“Sterisil products are designed as a complete protocol to ensure the highest level of water purity is met,” he continues. “All Sterisil products come with a shock treatment and are backed by an EPA registration and a quantified claim for disinfection equal to or less than 10 CFU/ml. When it comes to success, we have low expectations – for bacterial content that is. Compliance with the CDC standard of =500 CFU/ml is easily attained when both the shock and maintenance routines are performed properly. The result is customers who are confident in their waterline treatment protocols and know they are providing safe dental water to their patients, staff and environment.”

A solution for any operatory
Dental practices installing a waterline treatment system must choose between an independent bottle-fed configuration and a municipal direct-feed configuration, Mendolia explains. There are pros and cons to both options, he adds. “An independent bottle-fed configuration offers the maximum control over what goes into the waterline,” he says. “In municipalities where there may be more than one municipal source, water quality can vary throughout the year. An isolated bottle reservoir using distilled water maintains consistent water quality despite changes in the municipal supply. Since OSAP recommends using a shock and daily maintenance component for complete waterline disinfection, independent bottles provide easy access to perform both, compared with other configurations.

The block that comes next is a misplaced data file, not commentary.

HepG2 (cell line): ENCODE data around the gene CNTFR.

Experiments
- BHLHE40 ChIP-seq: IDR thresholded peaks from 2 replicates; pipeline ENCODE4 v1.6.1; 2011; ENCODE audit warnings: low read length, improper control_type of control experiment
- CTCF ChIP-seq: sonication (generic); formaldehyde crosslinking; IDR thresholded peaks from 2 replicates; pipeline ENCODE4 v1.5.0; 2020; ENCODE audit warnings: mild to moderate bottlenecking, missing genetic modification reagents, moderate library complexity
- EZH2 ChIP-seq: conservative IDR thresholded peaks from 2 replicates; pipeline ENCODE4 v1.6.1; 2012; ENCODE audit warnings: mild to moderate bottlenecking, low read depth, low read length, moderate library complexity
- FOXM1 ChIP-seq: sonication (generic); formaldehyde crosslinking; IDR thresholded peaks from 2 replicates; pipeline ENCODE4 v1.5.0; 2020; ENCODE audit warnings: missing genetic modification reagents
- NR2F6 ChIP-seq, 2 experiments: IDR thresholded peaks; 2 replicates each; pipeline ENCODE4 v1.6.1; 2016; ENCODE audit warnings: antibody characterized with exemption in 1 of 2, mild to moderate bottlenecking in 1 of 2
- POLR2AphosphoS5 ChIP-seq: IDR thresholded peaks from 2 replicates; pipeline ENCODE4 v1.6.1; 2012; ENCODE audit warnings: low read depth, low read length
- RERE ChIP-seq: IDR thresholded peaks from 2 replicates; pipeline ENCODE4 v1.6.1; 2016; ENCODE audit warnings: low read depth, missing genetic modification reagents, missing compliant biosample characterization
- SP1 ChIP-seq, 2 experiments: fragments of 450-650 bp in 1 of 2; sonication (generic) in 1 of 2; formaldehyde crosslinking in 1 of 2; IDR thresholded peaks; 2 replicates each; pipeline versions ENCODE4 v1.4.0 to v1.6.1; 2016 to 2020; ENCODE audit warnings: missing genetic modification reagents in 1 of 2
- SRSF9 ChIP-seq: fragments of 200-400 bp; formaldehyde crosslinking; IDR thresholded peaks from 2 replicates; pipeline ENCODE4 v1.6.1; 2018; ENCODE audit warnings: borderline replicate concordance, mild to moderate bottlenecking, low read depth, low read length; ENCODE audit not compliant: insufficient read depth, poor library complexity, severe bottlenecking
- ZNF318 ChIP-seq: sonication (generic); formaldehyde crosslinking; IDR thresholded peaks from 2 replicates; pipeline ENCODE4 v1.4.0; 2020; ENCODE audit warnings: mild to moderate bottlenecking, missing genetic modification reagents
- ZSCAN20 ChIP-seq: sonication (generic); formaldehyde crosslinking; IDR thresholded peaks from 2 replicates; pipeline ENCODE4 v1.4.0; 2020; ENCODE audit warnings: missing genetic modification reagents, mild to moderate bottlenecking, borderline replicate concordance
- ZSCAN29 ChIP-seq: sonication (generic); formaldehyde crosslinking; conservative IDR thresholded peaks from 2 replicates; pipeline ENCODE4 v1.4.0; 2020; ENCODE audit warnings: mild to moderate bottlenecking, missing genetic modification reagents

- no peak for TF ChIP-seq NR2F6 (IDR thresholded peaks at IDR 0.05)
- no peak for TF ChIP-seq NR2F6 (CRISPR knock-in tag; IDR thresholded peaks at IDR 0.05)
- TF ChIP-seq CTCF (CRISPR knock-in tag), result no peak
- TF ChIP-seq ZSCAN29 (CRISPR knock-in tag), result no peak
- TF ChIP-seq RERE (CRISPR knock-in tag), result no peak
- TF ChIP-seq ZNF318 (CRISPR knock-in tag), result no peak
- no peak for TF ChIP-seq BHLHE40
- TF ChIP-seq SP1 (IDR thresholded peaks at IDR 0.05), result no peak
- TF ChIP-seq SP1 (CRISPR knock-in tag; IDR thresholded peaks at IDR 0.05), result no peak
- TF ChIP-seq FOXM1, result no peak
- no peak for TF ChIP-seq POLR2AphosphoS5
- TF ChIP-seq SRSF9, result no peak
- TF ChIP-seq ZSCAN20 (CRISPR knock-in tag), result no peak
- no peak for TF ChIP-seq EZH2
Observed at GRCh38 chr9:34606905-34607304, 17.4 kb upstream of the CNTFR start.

“A bottle-fed configuration using distilled water in conjunction with a Sterisil Straw offers maximum reliability with respect to water quality over the lifespan of the product, since the content of the water remains at a constant,” he says. “The downside of bottle-fed configurations is the level of daily involvement required from the staff to refill bottles when they run empty. If staff efficiency is the goal, they should look into a Sterisil System G4 configured for direct feed.